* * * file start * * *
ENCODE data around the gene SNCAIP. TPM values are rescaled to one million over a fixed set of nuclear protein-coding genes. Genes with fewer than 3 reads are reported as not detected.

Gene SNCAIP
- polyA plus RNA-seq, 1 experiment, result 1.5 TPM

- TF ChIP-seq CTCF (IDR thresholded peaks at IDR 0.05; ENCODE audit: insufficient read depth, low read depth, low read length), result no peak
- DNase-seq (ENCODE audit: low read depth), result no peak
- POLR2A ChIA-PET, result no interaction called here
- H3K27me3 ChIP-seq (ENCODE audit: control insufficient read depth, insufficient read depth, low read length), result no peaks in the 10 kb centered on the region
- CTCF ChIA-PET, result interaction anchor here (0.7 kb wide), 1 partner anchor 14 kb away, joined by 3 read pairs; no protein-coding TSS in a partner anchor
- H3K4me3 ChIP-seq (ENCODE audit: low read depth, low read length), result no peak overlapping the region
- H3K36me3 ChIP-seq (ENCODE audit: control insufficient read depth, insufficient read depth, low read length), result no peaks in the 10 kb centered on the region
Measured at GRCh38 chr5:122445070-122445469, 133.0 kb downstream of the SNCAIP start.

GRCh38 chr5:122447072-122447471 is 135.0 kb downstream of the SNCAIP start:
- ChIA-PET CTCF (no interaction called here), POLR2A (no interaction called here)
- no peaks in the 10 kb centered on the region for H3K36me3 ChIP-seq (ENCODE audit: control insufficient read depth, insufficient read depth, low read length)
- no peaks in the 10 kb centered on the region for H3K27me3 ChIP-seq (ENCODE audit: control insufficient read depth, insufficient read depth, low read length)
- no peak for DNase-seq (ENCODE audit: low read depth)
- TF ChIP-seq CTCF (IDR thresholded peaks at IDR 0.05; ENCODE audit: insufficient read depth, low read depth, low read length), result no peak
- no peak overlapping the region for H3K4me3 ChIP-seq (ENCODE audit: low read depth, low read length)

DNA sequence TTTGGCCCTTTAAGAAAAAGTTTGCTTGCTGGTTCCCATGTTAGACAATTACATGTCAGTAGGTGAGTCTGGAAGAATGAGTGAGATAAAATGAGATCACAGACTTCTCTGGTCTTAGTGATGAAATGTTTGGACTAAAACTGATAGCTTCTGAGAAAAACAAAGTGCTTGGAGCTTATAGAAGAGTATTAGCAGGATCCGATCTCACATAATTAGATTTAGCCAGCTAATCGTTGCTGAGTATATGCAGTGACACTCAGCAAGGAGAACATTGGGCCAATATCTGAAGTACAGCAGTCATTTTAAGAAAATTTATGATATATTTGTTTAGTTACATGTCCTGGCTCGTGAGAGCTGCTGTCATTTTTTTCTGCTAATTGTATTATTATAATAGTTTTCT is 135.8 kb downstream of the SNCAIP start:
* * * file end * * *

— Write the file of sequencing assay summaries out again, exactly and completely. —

ENCODE data around the gene SNCAIP. TPM values are rescaled to one million over a fixed set of nuclear protein-coding genes. Genes with fewer than 3 reads are reported as not detected.

Gene SNCAIP
- polyA plus RNA-seq, 1 experiment, result 1.5 TPM

- TF ChIP-seq CTCF (IDR thresholded peaks at IDR 0.05; ENCODE audit: insufficient read depth, low read depth, low read length), result no peak
- DNase-seq (ENCODE audit: low read depth), result no peak
- POLR2A ChIA-PET, result no interaction called here
- H3K27me3 ChIP-seq (ENCODE audit: control insufficient read depth, insufficient read depth, low read length), result no peaks in the 10 kb centered on the region
- CTCF ChIA-PET, result interaction anchor here (0.7 kb wide), 1 partner anchor 14 kb away, joined by 3 read pairs; no protein-coding TSS in a partner anchor
- H3K4me3 ChIP-seq (ENCODE audit: low read depth, low read length), result no peak overlapping the region
- H3K36me3 ChIP-seq (ENCODE audit: control insufficient read depth, insufficient read depth, low read length), result no peaks in the 10 kb centered on the region
Measured at GRCh38 chr5:122445070-122445469, 133.0 kb downstream of the SNCAIP start.

GRCh38 chr5:122447072-122447471 is 135.0 kb downstream of the SNCAIP start:
- ChIA-PET CTCF (no interaction called here), POLR2A (no interaction called here)
- no peaks in the 10 kb centered on the region for H3K36me3 ChIP-seq (ENCODE audit: control insufficient read depth, insufficient read depth, low read length)
- no peaks in the 10 kb centered on the region for H3K27me3 ChIP-seq (ENCODE audit: control insufficient read depth, insufficient read depth, low read length)
- no peak for DNase-seq (ENCODE audit: low read depth)
- TF ChIP-seq CTCF (IDR thresholded peaks at IDR 0.05; ENCODE audit: insufficient read depth, low read depth, low read length), result no peak
- no peak overlapping the region for H3K4me3 ChIP-seq (ENCODE audit: low read depth, low read length)

DNA sequence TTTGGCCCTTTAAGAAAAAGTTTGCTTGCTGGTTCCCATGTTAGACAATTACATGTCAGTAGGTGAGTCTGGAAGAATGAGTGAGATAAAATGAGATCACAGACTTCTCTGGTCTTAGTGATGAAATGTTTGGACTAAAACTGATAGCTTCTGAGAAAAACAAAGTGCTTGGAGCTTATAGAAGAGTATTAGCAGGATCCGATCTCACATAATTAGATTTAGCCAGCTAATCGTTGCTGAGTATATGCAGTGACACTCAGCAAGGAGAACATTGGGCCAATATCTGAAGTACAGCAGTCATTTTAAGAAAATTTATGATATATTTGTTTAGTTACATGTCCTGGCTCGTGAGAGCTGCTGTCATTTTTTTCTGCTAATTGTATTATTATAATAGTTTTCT is 135.8 kb downstream of the SNCAIP start: